Friday, May 23, 2014

Here's a story that makes you want to say, "Stop the world, I'd like to get off please."

A British Columbia woman who was arrested after allegedly threatening to kill a mother and her three children following a violent confrontation on a city bus has been charged with assault, assault with a weapon and uttering threats.

Witnesses say the woman, Leah MacKay, boarded a Langley bus on Tuesday and got into an argument with the bus driver when she refused to pay her fare.

When the mother of three complained about the profane language used, MacKay allegedly threatened the mother and then tossed a drink in the direction of the baby. This led to an altercation caught on video.

Hanna Koekman, who shot the video, said the bus driver then pulled over to the side of the road.

“He just kind of stood there and watched them, he didn’t intervene, nobody really did,” Koekman told CTV Vancouver.

In the video shot by Koekman, the bus driver can be seen standing near the women during the altercation.

Koekman said the bus driver then ordered both women to get off at the same stop.



Bicky said...

The woman getting pounded had no way to defend herself. That video just makes me ill.

Nora1968 said...

I have read several accounts of this bizarre situation. I find myself unimpressed with the transit commission's statement that their drivers are "trained not to intervene" (allegedly to avoid making matters worse) and that the driver in this case "acted appropriately".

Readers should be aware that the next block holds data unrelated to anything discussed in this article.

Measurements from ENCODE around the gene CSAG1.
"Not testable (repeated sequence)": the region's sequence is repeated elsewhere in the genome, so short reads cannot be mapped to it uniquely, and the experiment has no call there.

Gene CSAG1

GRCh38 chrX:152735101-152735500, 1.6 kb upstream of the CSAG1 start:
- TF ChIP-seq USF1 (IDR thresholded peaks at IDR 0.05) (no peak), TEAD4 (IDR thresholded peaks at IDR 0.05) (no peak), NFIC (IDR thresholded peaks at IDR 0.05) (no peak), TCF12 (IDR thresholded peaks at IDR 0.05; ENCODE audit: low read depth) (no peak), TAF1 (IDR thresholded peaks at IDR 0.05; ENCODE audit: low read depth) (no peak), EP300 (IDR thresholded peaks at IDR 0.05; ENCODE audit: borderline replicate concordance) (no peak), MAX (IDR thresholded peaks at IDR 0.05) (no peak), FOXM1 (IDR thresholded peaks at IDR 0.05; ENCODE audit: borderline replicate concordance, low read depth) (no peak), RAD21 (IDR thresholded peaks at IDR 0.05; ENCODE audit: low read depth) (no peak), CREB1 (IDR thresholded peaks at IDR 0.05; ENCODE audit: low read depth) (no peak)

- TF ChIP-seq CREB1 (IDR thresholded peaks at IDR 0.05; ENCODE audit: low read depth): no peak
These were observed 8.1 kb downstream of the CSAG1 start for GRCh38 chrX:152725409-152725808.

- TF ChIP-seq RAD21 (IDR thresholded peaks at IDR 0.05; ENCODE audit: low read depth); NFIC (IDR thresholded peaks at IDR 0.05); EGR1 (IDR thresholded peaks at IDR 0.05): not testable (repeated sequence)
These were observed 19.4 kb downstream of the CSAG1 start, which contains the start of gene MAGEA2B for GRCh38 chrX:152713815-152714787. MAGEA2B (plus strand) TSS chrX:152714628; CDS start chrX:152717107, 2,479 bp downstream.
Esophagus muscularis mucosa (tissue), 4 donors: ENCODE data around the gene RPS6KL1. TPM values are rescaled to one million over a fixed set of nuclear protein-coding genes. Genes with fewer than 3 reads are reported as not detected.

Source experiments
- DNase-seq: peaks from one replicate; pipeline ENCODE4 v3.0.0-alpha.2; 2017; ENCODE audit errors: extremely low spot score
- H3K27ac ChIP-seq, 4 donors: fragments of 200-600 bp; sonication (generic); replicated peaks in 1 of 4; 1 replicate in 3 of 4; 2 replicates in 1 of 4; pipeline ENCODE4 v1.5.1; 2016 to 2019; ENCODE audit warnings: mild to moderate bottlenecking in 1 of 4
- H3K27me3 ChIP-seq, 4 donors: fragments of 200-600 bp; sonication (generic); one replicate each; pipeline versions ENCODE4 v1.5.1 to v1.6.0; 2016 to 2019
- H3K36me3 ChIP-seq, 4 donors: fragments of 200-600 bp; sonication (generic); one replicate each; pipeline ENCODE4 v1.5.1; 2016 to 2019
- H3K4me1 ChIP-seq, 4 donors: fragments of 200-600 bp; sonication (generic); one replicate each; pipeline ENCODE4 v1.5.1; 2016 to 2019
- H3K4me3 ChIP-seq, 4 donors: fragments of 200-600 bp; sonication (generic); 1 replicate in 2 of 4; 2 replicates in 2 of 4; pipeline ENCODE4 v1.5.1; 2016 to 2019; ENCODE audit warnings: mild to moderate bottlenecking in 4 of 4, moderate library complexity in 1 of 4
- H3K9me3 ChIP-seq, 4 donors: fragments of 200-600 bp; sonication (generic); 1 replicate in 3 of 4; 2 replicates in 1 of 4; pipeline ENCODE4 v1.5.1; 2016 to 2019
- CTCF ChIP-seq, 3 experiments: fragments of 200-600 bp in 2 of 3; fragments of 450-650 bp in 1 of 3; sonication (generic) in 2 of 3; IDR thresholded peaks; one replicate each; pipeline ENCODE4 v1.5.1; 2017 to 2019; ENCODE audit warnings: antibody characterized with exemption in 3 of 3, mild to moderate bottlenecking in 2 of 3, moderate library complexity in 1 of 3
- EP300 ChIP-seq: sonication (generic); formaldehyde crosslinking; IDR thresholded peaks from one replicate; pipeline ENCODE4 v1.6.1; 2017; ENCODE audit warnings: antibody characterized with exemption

Really? If this happened on a street, in a restaurant, a mall or any other public place, witnesses could reasonably have been expected to do the obvious thing - call the police (which supports imminent resolution and requires no direct physical intervention). As the person in charge of the bus, I fail to understand why this is not a minimum part of their protocol for a situation like this. Furthermore, ordering BOTH women (and kids) off the bus is also suspect - the woman being attacked is a victim, not a perpetrator, and forcing her and her small children off the bus in tandem with the psychopath who had been attacking them meant almost certain danger (which in fact, was borne out by the continued attack on the street).